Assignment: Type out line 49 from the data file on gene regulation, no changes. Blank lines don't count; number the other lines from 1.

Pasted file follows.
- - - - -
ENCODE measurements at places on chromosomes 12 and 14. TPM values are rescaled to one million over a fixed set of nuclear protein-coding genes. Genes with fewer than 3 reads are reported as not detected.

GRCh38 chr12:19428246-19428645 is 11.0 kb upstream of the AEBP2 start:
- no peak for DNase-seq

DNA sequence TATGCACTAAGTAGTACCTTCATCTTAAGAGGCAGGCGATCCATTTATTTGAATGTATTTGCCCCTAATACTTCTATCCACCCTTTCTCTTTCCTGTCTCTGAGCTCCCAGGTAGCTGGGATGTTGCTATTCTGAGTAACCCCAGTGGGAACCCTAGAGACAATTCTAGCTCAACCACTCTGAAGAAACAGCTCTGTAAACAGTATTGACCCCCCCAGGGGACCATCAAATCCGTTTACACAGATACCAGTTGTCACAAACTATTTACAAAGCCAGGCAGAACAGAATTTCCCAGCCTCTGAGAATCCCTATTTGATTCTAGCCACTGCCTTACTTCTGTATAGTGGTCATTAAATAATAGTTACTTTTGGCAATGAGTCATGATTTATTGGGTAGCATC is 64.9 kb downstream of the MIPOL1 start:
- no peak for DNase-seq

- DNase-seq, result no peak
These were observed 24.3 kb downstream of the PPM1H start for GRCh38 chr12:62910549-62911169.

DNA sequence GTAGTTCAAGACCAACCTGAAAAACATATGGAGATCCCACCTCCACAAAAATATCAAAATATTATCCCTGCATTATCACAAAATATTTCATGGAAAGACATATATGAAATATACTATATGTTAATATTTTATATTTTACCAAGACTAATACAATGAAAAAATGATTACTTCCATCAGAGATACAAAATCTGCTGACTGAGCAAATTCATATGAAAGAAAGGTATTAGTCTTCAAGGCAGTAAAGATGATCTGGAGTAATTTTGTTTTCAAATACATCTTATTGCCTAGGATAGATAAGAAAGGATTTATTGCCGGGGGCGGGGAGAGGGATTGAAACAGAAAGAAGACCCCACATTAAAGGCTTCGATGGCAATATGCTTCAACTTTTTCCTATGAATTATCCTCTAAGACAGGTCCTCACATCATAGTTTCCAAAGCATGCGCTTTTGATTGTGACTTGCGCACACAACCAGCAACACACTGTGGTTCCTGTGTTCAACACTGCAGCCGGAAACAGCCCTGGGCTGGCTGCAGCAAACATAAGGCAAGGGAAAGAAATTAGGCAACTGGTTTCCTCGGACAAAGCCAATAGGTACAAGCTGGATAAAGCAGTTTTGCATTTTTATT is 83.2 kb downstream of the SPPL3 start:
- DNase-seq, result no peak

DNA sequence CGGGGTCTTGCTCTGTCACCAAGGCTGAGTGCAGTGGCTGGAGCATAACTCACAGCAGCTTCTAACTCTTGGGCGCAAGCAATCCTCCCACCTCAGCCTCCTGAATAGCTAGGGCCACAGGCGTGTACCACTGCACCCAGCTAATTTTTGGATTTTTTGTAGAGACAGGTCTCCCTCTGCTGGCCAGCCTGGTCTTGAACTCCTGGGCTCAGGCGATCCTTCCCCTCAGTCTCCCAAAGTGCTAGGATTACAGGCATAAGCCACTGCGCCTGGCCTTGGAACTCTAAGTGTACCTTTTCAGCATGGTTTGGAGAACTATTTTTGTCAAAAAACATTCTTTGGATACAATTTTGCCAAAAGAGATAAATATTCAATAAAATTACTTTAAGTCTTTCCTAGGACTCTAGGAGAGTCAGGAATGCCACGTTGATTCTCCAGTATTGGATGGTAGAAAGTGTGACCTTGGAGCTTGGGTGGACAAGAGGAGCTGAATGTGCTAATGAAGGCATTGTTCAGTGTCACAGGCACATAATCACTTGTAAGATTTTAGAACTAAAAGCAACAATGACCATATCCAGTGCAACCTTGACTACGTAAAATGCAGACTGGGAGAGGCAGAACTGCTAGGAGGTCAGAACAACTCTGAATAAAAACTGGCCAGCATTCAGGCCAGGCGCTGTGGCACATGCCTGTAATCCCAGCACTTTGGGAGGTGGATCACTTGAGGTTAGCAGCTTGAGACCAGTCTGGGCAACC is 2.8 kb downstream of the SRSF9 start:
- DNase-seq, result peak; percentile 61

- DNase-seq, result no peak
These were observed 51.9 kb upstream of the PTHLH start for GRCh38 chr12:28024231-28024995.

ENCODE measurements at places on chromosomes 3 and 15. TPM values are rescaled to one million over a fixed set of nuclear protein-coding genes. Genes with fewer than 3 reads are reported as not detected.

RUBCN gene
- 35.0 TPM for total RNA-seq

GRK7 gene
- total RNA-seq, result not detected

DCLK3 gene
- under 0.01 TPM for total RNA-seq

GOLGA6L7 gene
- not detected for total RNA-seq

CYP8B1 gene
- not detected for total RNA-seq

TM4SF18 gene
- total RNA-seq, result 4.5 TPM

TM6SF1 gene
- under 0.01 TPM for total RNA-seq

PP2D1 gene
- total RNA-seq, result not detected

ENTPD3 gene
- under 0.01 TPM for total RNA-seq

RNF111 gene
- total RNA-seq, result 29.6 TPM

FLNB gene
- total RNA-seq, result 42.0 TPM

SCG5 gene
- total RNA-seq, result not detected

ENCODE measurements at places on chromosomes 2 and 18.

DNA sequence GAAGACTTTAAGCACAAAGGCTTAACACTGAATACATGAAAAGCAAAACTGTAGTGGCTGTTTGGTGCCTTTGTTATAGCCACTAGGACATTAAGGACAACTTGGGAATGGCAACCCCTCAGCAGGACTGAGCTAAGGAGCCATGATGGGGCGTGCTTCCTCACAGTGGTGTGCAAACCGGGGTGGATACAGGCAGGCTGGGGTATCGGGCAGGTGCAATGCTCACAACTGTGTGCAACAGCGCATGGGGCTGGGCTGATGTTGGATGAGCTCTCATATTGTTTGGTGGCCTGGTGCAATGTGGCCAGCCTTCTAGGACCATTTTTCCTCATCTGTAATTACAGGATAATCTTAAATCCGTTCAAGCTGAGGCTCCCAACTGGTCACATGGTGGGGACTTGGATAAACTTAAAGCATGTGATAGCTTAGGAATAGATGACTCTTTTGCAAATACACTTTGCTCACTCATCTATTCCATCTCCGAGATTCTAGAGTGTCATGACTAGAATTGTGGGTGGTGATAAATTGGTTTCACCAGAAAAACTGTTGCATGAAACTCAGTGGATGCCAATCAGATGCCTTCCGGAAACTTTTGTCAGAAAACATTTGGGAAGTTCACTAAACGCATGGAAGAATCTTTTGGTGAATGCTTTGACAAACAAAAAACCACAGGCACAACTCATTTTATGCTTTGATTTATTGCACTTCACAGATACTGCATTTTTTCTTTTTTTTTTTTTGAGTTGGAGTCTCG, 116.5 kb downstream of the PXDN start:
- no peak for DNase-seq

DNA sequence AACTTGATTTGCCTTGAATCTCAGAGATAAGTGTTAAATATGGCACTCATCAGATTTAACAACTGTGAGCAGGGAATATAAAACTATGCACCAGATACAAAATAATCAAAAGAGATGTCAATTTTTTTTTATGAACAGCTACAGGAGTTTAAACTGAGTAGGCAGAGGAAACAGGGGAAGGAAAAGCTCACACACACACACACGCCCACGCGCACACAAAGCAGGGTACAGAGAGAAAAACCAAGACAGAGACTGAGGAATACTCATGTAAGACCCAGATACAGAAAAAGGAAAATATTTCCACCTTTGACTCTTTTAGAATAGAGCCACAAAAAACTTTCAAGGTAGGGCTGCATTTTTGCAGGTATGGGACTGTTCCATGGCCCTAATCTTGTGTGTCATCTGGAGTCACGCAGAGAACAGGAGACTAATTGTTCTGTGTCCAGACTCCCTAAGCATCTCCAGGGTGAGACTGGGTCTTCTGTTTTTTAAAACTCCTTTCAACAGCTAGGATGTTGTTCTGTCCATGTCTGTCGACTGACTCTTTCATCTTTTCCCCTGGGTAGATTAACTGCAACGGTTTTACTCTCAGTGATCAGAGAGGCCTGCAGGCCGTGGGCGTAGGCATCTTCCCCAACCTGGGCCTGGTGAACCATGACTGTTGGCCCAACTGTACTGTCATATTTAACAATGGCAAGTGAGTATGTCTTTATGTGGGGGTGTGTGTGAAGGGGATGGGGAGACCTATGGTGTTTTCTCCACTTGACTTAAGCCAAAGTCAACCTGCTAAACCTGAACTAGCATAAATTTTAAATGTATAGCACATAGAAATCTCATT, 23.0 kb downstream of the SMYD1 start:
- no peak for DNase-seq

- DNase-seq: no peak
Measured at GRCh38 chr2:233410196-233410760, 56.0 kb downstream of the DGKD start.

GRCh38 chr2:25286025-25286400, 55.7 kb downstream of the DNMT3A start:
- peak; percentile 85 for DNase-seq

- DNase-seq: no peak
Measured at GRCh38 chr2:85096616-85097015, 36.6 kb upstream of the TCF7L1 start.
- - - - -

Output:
Measured at GRCh38 chr2:85096616-85097015, 36.6 kb upstream of the TCF7L1 start.